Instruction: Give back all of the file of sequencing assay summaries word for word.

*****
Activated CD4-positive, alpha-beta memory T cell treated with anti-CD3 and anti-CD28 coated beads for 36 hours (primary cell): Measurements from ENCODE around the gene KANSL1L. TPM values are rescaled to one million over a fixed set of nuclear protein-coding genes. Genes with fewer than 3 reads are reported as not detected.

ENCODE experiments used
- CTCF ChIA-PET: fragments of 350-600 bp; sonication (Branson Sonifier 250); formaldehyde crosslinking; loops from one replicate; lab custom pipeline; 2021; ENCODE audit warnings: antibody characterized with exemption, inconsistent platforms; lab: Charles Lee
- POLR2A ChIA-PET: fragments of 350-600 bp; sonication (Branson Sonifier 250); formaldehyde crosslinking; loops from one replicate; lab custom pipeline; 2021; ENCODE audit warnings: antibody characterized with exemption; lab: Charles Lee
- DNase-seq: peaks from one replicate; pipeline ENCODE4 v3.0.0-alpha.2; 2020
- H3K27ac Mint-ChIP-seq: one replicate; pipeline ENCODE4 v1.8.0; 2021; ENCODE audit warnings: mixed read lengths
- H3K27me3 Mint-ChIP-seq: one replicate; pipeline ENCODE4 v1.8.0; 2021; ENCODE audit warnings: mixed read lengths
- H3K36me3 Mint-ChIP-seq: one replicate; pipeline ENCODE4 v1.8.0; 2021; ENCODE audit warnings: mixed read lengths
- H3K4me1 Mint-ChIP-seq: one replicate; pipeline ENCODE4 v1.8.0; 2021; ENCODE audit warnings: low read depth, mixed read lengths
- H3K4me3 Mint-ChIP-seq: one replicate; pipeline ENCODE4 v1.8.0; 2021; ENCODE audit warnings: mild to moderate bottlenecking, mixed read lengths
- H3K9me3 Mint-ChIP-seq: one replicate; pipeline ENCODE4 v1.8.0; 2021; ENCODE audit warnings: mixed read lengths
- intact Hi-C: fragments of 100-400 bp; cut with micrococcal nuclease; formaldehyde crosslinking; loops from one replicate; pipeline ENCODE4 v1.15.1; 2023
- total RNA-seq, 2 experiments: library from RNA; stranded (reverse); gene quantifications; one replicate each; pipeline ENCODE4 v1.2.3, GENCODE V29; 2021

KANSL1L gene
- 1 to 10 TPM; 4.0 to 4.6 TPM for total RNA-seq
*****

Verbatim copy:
Activated CD4-positive, alpha-beta memory T cell treated with anti-CD3 and anti-CD28 coated beads for 36 hours (primary cell): Measurements from ENCODE around the gene KANSL1L. TPM values are rescaled to one million over a fixed set of nuclear protein-coding genes. Genes with fewer than 3 reads are reported as not detected.

ENCODE experiments used
- CTCF ChIA-PET: fragments of 350-600 bp; sonication (Branson Sonifier 250); formaldehyde crosslinking; loops from one replicate; lab custom pipeline; 2021; ENCODE audit warnings: antibody characterized with exemption, inconsistent platforms; lab: Charles Lee
- POLR2A ChIA-PET: fragments of 350-600 bp; sonication (Branson Sonifier 250); formaldehyde crosslinking; loops from one replicate; lab custom pipeline; 2021; ENCODE audit warnings: antibody characterized with exemption; lab: Charles Lee
- DNase-seq: peaks from one replicate; pipeline ENCODE4 v3.0.0-alpha.2; 2020
- H3K27ac Mint-ChIP-seq: one replicate; pipeline ENCODE4 v1.8.0; 2021; ENCODE audit warnings: mixed read lengths
- H3K27me3 Mint-ChIP-seq: one replicate; pipeline ENCODE4 v1.8.0; 2021; ENCODE audit warnings: mixed read lengths
- H3K36me3 Mint-ChIP-seq: one replicate; pipeline ENCODE4 v1.8.0; 2021; ENCODE audit warnings: mixed read lengths
- H3K4me1 Mint-ChIP-seq: one replicate; pipeline ENCODE4 v1.8.0; 2021; ENCODE audit warnings: low read depth, mixed read lengths
- H3K4me3 Mint-ChIP-seq: one replicate; pipeline ENCODE4 v1.8.0; 2021; ENCODE audit warnings: mild to moderate bottlenecking, mixed read lengths
- H3K9me3 Mint-ChIP-seq: one replicate; pipeline ENCODE4 v1.8.0; 2021; ENCODE audit warnings: mixed read lengths
- intact Hi-C: fragments of 100-400 bp; cut with micrococcal nuclease; formaldehyde crosslinking; loops from one replicate; pipeline ENCODE4 v1.15.1; 2023
- total RNA-seq, 2 experiments: library from RNA; stranded (reverse); gene quantifications; one replicate each; pipeline ENCODE4 v1.2.3, GENCODE V29; 2021

KANSL1L gene
- 1 to 10 TPM; 4.0 to 4.6 TPM for total RNA-seq